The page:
DETROIT — A pay telephone on a busy Detroit street corner could once net $200 a week in just coins. But that was 30 years ago.

These days, Greg Andrick is lucky to find $5 or $6 in a pay phone’s change box every couple of months when making his service rounds, the Detroit Free Press reported. His company, Great Lakes Telephone in Ferndale, once operated more than 6,000 rectangular metal pay phones across southeast Michigan. Now it has less than 20, all in Oakland County government buildings and parks.

“It’s really sad. This used to be quite a booming business,” said Andrick, who is also president of the still-existing Michigan Pay Telephone Association. “It shriveled up and went slowly away.”

Like the typewriter and transistor radio, the pay phone is a once-ubiquitous facet of life whose convenience and business model was outmoded by technology.

Detroit once teemed with working pay phones. The common locations were inside bars and outside gas stations, party stores, bus stops and street corners with foot traffic. Across the state of Michigan, there were roughly 60,000 pay phones in the mid-1980s, according to the pay telephone association.

Now there are 1,400 pay phones registered within the state outside of prisons, although it’s unknown how many of them work. There are still 14 listed pay phone carrier companies.

COIN-OPERATED ARTIFACTS

The Free Press recently scouted the city for these coin-operated artifacts. The search turned up dozens of battered pay phones in various states of decay. Only a handful of them still produced a dial tone.

Some phones were rusty and missing mouthpieces, earpieces or both. A few had lost their entire handset and had naked wires sticking out. One phone in the old Cass Corridor was thoroughly mutilated after someone snatched its change box and ripped out the dial pad and cradle hook.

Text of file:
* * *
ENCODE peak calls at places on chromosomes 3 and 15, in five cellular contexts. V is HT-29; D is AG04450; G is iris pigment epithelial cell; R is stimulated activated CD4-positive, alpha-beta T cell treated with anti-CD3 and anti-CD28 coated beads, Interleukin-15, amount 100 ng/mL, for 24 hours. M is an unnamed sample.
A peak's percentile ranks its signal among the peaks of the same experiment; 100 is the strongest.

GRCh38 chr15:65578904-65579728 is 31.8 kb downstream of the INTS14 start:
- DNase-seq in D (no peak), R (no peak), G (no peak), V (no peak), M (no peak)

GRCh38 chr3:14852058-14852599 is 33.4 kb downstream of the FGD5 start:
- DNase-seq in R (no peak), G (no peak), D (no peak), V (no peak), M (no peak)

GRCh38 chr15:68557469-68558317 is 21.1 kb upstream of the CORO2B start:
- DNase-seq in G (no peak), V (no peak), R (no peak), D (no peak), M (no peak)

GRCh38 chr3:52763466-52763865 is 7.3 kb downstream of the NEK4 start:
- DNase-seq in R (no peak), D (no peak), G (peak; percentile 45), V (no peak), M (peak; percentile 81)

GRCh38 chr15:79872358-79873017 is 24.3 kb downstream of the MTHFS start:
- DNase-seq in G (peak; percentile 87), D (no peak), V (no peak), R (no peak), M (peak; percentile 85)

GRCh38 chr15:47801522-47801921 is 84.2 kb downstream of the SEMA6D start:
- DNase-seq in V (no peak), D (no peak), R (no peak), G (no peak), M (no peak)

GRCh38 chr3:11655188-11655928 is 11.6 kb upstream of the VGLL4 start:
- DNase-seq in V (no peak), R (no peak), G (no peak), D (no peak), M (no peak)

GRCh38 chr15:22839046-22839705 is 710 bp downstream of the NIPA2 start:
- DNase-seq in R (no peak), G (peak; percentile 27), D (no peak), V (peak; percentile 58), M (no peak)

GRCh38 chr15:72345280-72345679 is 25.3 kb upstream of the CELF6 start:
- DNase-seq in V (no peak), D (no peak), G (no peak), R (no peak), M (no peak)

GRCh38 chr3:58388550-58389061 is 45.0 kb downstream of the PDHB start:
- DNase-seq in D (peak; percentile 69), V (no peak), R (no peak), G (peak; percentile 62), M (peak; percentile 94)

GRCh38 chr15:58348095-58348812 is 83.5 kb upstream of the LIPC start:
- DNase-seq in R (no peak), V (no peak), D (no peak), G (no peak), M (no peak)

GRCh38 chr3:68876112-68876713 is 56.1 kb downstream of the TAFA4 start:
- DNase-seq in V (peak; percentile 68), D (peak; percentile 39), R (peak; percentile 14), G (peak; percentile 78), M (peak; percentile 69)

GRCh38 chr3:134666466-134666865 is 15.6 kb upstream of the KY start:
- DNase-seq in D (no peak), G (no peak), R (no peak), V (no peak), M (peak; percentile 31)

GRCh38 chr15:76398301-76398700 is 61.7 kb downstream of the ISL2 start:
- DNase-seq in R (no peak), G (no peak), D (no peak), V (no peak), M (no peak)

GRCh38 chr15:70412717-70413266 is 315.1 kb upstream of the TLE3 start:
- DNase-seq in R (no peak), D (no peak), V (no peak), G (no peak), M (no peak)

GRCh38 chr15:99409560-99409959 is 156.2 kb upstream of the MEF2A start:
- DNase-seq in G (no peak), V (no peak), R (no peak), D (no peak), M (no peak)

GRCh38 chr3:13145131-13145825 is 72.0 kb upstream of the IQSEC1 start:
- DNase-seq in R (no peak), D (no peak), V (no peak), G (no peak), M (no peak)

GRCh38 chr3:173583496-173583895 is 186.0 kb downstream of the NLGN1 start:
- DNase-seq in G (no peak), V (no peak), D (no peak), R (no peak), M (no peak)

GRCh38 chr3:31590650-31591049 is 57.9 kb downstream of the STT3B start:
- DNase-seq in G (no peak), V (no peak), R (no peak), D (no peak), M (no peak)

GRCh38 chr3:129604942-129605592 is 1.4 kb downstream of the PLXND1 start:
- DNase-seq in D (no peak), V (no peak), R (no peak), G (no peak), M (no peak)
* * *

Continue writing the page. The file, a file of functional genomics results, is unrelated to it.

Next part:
Working phones were found inside, such as at the Greyhound bus station on 1001 Howard St., the 36th District Court building near Greektown and at MotorCity Casino Hotel. The Detroit Metro Airport reports having about 200 working pay phones, which generated $15,476 in commissions last year for the airport.

Scott Hunter, 21, of Jackson, was spotted this month in the act of making a pay phone call in the Greyhound station. His cellphone had lost its charge and he needed to call his grandmother in Daytona Beach, Florida, with news that his bus would arrive late, he said.

Not accustomed to pay phones, Hunter said he lost 50 cents putting quarters in before first picking up the receiver.

“I was trying to remember how to work it,” he said.

Hunter’s second attempt was more successful, and he paid 75 cents for a roughly 1-minute call to Florida.

THEY ONCE PAID COMMISSIONS

Andrick, the Michigan Pay Telephone Association president, said that in its heyday, pay phone operators typically paid commissions to the owner of a location where one of its pay phones was installed. This arrangement made sense for the pay phone operators because they got a percentage of the revenue from each call.

Pay phones were regulated by the Michigan Public Service Commission, which had recently approved an increase from 20 to 25 cents in Michigan Bell’s charge for local pay phone calls.

The Detroit area’s pay phone business was beginning to enter a terminal decline by the late 1990s, Andrick said.

His company stopped offering its commissions to phone location owners once the phones slipped below revenue thresholds. Eventually, the company started charging for its phones to recoup the maintenance and service costs. The current rate for a pay phone is $60 per month.

“It got to, OK, if you really want this pay phone here, you’re going to have to pay me to keep it here,” Andrick said.

Pay phone industry officials have also attributed the fast demise of pay phones in urban areas to the Federal Communications Commission’s Lifeline program, sometimes called the “Obama phone” program, which offers free cellphones to low-income people.